HealthDay News — After experiencing trauma, few patients are assessed for or educated about the potential effects of post-traumatic stress disorder (PTSD) or acute stress disorder (ASD), according to a study published in the Journal of Trauma Nursing.
Katherine E. Guess, MD, MPH, from the University of Arkansas for Medical Sciences in Little Rock, and colleagues evaluated current levels of assessment and education relating to ASD and PTSD in level 1 trauma centers in the United States. A web-based survey was administered to trauma program managers and trauma medical directors of 209 adult and 70 pediatric level 1 trauma centers.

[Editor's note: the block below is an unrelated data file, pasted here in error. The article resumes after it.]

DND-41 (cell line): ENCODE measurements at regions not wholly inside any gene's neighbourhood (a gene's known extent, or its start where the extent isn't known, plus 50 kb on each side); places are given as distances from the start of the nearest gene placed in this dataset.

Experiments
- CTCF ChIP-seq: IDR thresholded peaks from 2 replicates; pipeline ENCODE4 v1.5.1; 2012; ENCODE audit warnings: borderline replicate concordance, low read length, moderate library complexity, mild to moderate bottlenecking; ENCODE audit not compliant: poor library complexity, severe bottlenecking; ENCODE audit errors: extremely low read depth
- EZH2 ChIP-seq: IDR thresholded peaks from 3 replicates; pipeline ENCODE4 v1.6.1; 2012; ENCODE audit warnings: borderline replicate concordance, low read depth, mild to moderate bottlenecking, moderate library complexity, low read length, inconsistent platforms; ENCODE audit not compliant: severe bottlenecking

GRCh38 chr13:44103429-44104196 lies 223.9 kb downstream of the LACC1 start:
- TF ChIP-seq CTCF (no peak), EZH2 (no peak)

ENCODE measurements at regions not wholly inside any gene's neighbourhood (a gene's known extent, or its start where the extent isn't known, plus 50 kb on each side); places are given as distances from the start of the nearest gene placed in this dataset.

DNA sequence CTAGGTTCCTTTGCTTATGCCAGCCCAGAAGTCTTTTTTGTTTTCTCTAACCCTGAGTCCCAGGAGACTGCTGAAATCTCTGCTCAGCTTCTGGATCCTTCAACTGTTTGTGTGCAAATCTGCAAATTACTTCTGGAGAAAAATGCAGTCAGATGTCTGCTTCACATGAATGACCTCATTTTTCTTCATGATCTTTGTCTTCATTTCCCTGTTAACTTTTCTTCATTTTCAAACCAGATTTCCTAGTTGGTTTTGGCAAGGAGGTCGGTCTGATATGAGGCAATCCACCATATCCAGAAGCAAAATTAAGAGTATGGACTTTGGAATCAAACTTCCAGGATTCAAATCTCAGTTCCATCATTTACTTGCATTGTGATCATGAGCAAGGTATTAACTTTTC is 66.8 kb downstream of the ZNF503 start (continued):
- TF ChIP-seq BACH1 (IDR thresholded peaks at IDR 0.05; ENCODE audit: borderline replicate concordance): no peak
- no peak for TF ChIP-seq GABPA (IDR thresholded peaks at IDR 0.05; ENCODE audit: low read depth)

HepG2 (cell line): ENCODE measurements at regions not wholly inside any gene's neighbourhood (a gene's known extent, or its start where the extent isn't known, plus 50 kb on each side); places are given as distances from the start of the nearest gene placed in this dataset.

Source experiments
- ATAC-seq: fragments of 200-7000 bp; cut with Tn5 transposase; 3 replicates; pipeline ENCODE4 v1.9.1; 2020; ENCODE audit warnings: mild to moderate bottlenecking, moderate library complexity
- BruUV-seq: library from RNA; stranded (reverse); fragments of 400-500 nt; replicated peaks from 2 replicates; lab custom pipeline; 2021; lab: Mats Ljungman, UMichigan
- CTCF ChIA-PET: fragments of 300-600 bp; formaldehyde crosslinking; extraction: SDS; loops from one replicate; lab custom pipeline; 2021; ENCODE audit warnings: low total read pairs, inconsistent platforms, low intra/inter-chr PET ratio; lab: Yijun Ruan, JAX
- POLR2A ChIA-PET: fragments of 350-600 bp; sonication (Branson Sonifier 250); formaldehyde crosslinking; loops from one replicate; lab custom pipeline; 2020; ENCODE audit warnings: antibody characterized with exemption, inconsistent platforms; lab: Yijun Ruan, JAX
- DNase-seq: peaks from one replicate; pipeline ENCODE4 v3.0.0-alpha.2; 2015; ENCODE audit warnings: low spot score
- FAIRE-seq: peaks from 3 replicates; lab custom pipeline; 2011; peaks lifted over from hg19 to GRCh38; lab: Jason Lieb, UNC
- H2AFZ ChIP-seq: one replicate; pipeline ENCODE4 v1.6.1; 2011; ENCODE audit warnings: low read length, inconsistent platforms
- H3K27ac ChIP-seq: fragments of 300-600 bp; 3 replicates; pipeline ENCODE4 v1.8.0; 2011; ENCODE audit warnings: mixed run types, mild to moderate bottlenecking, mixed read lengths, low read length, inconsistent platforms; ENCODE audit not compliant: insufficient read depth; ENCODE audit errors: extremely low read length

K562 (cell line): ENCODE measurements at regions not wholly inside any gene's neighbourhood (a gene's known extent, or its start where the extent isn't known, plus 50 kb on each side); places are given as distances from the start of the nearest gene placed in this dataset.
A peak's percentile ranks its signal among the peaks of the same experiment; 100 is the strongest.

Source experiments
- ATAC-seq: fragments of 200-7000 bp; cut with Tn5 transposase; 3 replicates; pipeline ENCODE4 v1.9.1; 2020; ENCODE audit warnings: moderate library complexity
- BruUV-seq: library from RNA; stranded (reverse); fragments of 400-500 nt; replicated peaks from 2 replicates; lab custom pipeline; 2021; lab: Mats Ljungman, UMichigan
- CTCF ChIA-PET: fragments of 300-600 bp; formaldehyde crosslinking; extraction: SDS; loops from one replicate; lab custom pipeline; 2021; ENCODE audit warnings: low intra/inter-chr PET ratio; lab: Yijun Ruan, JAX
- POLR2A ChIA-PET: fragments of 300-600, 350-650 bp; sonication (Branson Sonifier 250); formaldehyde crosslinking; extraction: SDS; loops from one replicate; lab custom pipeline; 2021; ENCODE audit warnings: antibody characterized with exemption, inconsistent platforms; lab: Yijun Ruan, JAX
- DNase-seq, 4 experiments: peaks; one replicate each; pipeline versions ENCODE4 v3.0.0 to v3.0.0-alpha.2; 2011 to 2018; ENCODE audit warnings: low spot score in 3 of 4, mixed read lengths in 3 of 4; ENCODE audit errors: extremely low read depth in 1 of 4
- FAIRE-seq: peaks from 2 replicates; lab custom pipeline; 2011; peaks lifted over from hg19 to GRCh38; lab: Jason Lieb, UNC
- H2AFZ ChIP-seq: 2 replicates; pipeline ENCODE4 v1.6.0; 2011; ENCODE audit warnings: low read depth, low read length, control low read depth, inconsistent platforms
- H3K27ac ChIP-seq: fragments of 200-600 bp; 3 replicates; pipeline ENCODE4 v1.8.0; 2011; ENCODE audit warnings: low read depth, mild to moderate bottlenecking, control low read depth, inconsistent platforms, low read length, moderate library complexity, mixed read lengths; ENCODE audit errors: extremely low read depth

The researchers found that 25% of adult centers and 36.17% of pediatric centers had an assessment protocol for PTSD, while 12.5% of adult centers and 27.66% of pediatric centers had an assessment protocol for ASD for use with patients who experienced trauma. Educational protocols were offered for use with trauma patients by 12.37% of adult centers and 20% of pediatric centers for PTSD; educational protocols were maintained for 7.22% and 17.5% of adult and pediatric centers, respectively, for ASD. Even fewer centers had established assessment and educational protocols targeting formal and informal caregivers.
“The impact of mental health issues among trauma patients and formal and informal caregivers is one that the health care industry can no longer afford to ignore,” the authors write.